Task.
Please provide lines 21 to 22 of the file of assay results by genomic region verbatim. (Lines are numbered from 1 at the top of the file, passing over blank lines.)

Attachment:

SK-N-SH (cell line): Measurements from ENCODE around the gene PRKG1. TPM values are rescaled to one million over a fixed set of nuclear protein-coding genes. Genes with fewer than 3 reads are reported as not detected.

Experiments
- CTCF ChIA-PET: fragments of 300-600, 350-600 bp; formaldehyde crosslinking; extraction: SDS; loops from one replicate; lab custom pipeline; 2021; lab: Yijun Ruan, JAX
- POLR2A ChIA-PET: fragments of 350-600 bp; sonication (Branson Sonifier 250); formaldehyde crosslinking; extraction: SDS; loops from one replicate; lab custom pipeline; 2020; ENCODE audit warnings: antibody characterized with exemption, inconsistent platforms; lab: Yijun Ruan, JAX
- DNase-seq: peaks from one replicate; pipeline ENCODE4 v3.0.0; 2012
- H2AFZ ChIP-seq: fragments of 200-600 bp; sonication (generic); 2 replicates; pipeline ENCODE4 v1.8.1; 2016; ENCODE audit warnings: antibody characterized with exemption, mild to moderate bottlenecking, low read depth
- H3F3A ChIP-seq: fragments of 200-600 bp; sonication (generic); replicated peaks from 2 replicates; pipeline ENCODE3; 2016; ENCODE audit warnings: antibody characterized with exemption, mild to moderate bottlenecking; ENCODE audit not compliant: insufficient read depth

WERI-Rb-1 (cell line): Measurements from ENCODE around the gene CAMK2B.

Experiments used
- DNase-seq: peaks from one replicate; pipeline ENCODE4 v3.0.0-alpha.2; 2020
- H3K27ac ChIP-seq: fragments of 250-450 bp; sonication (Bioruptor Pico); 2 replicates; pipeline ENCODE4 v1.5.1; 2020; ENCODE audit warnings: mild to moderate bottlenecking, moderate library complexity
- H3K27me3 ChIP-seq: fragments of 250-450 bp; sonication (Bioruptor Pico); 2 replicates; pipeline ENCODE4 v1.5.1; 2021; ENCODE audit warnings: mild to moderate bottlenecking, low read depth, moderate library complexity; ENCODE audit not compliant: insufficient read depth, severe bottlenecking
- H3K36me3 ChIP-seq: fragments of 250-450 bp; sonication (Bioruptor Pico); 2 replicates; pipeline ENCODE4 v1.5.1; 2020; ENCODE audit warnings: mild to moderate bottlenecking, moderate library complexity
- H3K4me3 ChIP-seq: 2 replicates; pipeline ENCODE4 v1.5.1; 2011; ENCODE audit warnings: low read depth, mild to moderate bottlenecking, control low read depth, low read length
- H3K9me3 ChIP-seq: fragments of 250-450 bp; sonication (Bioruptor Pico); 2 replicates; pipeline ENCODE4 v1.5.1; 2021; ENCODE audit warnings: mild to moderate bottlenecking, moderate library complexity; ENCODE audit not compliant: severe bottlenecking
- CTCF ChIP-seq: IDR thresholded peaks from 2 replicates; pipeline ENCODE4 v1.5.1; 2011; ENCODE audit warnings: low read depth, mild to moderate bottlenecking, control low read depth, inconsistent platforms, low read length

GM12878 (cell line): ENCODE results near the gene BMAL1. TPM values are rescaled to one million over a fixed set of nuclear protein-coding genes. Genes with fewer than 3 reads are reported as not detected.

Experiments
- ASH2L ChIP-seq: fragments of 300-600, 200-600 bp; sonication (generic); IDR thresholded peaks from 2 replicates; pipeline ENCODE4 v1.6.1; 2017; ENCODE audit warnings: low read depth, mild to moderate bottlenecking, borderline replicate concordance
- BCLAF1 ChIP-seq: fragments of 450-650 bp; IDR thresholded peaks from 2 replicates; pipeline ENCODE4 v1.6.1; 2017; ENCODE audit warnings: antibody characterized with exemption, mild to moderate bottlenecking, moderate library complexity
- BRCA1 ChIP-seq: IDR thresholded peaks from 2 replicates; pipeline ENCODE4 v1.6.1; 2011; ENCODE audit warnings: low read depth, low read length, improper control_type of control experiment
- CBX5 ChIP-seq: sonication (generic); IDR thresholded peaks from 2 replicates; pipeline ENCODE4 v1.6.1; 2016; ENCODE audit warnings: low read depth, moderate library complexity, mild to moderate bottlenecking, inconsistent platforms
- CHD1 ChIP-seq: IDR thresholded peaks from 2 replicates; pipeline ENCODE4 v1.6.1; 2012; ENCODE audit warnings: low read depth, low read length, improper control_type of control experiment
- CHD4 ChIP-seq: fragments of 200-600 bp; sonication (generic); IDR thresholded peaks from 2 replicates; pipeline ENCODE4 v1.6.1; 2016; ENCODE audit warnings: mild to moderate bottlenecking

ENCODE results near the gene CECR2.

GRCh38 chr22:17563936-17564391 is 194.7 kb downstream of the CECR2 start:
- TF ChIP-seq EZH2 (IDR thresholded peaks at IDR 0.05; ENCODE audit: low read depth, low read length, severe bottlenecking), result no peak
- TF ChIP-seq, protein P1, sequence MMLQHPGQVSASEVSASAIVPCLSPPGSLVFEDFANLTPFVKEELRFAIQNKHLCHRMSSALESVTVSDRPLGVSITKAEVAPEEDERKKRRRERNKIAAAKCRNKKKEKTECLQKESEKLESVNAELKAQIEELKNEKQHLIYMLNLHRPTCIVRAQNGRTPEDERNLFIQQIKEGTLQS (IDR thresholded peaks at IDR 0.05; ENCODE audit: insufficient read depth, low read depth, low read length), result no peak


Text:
- BRCA1 ChIP-seq: IDR thresholded peaks from 2 replicates; pipeline ENCODE4 v1.6.1; 2011; ENCODE audit warnings: low read depth, low read length, improper control_type of control experiment
- CBX5 ChIP-seq: sonication (generic); IDR thresholded peaks from 2 replicates; pipeline ENCODE4 v1.6.1; 2016; ENCODE audit warnings: low read depth, moderate library complexity, mild to moderate bottlenecking, inconsistent platforms